1. Regulation – Facebook has been under scrutiny and been heavily criticised in the past for illegal data sharing and security breaches. Likely tighter government regulation on the company may increase Facebook’s costs, but then again, it will ensure that its reputation remains strong and prevent any further damages.
2. Mark Zuckerberg’s recent 'situation' with Donald Trump and refusal to censor any of his posts has sparked uproar within the technology community. The backlash has led to a plethora of internal resignations, with employees unhappy with Zuckerberg’s allegiance to the President. This talent drain could be costly, or it could be a short-term blip, with the latter more likely in my opinion.
3. Facebook is still in its first generation of users. Figures show that daily, monthly, and yearly active users are increasing, but will this trend continue in the future? Investors only have to look at the grim fates of social media companies such as MySpace, or dot com firms, to know that tremendous growth over a five-year period doesn’t guarantee lasting success.
4. Valuation – Many believe that Facebook is overvalued. With a current P/E of 32, a forward P/E of 31.6, and a P/B of more than 6, it could be argued that now is not the right time to buy Facebook stock. Similarly, although Goldman Sachs issued a new, upgraded price target yesterday (driven by optimism over Facebook Shops), the new $250 price target offers limited (but still positive) upside from the current share price of $229.
Q1 2020 Results Highlights (year-on-year)
- Total Revenue up 18% (advertising revenue up 17% and other revenue up 80%)
- Total Costs up 1%
- Operating Income up 78%
- Operating Margin at 33% (2019 Q1: 22%)
- Net Income up 102%
- Diluted EPS up 101%
- Daily Active Users in March up 11%
- Cash and Equivalents of $60.29bn as at 31.3.2020
- Free Cash Flow of $7.34bn
2019 Full-Year Financial Highlights
Facebook is not cheap. Last week, its share price was at its all-time high. Low-upside price targets, regulatory news, and Covid-19’s negative impact on advertising revenue, all hamper Facebook’s prospects. However, it’s P/E and P/B are lower than previous highs. Its PEG ratio of about 1.8 means that it is trading at a premium, but this is still cheaper than its rivals. Its historic levels of growth are unbelievable (e.g. revenue has increased by more than 50% in 2 years), and it is certain to grow at a similar rate in the future. Cash is king for Facebook, and its strong balance sheet is second-to-none. It is even more impressive that its current assets are continuing to grow healthily each year, while current liabilities have remained relatively flat.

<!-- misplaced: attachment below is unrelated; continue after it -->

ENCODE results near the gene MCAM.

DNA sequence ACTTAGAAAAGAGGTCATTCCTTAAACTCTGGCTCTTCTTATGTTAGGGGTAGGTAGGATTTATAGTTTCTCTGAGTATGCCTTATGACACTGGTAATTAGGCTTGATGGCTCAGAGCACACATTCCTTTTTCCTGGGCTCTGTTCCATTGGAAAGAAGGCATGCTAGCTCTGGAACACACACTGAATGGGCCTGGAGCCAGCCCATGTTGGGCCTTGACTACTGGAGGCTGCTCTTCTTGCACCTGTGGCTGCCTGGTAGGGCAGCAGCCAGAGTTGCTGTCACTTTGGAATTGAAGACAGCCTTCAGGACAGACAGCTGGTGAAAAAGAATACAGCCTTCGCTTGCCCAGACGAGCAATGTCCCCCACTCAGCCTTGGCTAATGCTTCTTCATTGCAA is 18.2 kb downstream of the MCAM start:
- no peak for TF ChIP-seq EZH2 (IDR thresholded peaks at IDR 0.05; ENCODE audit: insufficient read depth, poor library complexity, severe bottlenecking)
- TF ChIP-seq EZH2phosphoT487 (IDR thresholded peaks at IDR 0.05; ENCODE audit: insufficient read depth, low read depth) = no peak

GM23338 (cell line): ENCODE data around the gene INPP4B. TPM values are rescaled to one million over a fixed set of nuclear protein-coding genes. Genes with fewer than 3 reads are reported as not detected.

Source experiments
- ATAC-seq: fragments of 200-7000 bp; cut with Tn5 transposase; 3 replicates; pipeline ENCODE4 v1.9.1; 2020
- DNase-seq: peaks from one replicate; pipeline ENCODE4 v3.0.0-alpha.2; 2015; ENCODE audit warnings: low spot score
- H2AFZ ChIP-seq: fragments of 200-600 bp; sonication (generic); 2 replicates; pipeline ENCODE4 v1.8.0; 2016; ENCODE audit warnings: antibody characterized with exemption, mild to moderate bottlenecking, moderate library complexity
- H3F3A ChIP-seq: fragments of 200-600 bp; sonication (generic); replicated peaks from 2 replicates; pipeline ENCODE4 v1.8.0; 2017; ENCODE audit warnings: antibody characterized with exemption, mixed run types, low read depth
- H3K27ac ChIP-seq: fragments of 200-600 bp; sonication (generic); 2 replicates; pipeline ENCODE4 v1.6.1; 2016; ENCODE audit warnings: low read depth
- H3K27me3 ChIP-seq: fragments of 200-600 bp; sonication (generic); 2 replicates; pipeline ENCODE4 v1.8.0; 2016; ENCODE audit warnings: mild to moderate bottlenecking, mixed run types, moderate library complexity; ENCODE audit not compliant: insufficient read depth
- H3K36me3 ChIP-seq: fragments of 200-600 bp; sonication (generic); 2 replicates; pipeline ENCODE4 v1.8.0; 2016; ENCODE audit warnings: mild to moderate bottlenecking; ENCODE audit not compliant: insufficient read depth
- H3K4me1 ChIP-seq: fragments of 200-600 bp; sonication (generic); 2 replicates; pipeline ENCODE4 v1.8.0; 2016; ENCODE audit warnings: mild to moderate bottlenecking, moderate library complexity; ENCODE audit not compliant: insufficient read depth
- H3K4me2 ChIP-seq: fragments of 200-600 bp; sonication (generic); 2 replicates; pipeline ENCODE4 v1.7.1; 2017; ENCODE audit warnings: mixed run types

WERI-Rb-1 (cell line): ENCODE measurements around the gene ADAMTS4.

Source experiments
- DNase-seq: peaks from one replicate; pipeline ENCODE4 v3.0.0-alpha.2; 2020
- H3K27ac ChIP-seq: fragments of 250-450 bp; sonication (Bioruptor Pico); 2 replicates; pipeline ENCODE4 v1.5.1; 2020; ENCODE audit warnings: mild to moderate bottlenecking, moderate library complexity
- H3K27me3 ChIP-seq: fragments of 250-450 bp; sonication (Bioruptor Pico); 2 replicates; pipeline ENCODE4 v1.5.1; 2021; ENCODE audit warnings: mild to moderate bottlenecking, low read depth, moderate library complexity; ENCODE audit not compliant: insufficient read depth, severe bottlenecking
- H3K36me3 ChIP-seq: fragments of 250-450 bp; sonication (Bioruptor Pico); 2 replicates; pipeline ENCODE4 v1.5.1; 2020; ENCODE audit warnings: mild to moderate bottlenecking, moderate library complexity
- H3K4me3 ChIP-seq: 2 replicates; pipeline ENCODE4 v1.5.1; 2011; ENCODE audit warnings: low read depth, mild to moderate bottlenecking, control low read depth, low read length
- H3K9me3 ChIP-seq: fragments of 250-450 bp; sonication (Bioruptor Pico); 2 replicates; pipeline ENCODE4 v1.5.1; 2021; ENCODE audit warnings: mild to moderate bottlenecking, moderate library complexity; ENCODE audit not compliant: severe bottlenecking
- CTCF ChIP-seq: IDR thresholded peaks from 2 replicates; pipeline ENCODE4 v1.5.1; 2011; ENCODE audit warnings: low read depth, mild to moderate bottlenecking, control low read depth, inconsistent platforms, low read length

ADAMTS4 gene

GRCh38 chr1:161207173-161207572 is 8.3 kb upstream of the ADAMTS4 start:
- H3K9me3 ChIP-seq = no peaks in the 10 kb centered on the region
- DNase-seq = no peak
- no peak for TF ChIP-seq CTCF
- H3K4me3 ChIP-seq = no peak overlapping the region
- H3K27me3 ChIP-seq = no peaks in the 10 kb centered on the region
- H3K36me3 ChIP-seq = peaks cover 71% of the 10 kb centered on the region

The bottom line is that Facebook, while dear, is a great stock. Its fundamentals are fantastic, growth will be increasingly driven by Facebook Shops, and ultimately, there are few companies like it. However, there are drawbacks and risks, and it is vital to conduct your own analysis before deciding whether to invest in Facebook.
The Student Investor is not a registered investment, legal or tax advisor or broker/dealer. All opinions expressed by The Student Investor are from the personal research of the author, and are written for educational purposes only. Although best efforts are made to ensure that all information is accurate and up-to-date, occasionally unintended errors and misprints may occur. Please note that the value of your investment can go up or down, and The Student Investor takes no responsibility for any decisions made by readers.